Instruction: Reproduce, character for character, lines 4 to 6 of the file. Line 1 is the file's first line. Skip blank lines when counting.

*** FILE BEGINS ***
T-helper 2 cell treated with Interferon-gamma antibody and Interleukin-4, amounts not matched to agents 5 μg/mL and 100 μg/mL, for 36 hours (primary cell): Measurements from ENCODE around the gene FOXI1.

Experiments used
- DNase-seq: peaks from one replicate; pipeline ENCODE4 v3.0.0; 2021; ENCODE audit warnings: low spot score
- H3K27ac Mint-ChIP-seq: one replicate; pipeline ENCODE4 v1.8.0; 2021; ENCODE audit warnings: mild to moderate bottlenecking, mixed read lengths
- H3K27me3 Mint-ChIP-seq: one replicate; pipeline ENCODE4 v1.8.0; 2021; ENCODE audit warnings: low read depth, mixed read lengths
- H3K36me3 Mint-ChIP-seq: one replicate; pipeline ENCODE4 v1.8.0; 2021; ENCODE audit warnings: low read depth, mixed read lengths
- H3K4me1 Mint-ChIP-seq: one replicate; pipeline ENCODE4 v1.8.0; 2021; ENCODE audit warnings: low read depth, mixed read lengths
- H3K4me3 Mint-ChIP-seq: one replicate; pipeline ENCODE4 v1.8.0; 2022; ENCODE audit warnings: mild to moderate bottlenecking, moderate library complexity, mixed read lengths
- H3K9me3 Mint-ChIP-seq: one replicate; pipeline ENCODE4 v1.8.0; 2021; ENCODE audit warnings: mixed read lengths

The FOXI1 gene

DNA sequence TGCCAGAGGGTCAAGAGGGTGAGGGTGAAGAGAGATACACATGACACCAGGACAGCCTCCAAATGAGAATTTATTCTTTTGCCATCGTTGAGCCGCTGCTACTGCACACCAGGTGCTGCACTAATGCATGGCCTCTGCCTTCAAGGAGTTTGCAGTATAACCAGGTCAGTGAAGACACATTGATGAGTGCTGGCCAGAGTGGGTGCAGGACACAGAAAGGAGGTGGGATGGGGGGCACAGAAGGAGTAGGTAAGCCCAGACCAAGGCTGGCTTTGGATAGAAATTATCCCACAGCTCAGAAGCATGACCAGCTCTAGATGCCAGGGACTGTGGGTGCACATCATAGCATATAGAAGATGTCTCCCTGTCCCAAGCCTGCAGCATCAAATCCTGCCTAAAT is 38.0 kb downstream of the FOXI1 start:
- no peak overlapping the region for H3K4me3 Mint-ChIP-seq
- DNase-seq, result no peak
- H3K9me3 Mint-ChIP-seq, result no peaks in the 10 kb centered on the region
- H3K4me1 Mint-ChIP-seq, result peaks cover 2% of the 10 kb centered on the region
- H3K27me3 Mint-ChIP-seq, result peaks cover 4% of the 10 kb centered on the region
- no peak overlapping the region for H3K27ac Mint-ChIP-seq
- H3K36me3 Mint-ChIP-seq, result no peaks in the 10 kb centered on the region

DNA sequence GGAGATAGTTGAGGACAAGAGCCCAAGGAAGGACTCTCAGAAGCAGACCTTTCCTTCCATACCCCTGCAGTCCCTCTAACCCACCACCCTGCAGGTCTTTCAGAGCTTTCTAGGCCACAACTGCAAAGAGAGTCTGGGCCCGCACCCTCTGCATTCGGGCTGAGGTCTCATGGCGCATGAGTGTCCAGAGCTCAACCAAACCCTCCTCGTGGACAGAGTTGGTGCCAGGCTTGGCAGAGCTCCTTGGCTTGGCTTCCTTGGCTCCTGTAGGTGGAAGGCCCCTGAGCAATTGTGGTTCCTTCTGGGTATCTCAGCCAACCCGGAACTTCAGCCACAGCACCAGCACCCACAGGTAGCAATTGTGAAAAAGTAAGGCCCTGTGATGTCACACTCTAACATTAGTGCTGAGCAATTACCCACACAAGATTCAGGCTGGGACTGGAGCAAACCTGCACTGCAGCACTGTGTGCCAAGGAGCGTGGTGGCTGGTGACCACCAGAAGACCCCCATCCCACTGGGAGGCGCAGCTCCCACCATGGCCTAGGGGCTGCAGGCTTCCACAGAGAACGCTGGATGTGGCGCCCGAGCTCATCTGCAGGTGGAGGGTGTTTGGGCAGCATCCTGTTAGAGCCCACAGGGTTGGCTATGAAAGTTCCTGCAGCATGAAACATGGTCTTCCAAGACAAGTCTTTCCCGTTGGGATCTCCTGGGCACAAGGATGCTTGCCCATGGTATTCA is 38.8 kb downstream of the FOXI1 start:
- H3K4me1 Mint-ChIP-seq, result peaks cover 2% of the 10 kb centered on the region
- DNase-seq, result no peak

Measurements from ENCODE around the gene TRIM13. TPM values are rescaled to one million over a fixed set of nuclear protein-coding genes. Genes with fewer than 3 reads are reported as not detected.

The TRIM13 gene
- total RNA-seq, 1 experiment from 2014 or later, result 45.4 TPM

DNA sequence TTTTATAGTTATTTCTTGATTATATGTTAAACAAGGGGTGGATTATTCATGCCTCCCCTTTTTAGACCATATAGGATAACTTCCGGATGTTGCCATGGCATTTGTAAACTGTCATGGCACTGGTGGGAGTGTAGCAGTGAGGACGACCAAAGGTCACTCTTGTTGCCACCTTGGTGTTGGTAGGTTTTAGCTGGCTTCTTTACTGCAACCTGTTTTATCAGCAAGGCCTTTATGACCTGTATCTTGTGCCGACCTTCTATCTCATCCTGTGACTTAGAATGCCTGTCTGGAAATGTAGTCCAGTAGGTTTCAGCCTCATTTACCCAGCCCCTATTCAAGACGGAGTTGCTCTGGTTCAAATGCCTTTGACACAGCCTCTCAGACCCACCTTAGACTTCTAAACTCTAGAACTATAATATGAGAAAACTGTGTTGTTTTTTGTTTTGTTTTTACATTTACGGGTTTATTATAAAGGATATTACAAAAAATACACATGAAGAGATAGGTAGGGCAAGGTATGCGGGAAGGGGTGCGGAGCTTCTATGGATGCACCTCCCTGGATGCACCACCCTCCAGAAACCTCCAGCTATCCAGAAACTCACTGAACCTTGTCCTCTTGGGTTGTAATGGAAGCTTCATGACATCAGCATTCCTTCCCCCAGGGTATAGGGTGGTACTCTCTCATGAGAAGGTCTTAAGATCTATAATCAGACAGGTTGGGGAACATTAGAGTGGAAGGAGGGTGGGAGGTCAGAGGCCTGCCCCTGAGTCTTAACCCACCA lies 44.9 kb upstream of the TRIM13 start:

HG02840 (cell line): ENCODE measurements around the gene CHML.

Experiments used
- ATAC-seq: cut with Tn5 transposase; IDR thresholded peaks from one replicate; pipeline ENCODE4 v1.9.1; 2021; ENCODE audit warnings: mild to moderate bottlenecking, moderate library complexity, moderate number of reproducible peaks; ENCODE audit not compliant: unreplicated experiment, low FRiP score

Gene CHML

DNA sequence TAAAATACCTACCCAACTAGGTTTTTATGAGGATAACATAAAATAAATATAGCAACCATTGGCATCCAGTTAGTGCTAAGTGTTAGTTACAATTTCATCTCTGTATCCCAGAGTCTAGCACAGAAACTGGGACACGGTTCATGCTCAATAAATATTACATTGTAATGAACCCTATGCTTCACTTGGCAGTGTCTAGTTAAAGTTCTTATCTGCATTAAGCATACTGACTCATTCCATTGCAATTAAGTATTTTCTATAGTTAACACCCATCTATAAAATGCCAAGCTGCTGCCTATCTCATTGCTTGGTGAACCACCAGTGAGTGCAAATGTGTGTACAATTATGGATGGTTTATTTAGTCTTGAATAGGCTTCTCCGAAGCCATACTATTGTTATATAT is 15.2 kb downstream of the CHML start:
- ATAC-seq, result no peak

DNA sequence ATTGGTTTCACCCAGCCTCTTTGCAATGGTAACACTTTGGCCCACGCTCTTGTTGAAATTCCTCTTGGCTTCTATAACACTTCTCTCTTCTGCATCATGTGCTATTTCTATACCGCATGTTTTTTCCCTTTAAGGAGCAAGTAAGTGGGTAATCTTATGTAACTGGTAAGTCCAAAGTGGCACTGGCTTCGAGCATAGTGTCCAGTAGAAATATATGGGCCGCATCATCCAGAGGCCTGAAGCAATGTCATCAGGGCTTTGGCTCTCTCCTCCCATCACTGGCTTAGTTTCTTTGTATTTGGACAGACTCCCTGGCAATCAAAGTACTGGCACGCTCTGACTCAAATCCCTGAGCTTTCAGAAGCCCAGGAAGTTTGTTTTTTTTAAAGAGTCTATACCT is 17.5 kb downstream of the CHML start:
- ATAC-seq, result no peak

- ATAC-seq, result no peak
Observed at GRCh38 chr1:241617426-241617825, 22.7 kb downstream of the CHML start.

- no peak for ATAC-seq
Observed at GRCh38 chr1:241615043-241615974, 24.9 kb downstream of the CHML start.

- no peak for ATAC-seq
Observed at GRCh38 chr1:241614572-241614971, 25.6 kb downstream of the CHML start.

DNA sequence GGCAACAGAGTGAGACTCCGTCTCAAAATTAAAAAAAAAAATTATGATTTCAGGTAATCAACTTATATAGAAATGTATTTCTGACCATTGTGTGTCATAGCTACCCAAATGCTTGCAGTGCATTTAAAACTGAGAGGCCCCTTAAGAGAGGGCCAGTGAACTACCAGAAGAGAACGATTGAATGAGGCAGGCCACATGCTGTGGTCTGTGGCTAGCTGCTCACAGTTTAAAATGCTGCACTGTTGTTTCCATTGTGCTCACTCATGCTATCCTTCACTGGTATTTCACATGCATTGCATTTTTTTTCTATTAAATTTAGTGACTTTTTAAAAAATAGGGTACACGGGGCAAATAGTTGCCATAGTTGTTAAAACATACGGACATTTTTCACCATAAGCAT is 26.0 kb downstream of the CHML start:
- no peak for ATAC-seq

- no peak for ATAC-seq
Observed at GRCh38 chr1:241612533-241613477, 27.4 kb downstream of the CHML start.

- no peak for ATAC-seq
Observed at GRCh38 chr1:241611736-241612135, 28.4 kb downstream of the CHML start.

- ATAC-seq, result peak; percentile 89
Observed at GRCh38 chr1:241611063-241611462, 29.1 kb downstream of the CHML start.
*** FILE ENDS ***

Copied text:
- H3K27ac Mint-ChIP-seq: one replicate; pipeline ENCODE4 v1.8.0; 2021; ENCODE audit warnings: mild to moderate bottlenecking, mixed read lengths
- H3K27me3 Mint-ChIP-seq: one replicate; pipeline ENCODE4 v1.8.0; 2021; ENCODE audit warnings: low read depth, mixed read lengths
- H3K36me3 Mint-ChIP-seq: one replicate; pipeline ENCODE4 v1.8.0; 2021; ENCODE audit warnings: low read depth, mixed read lengths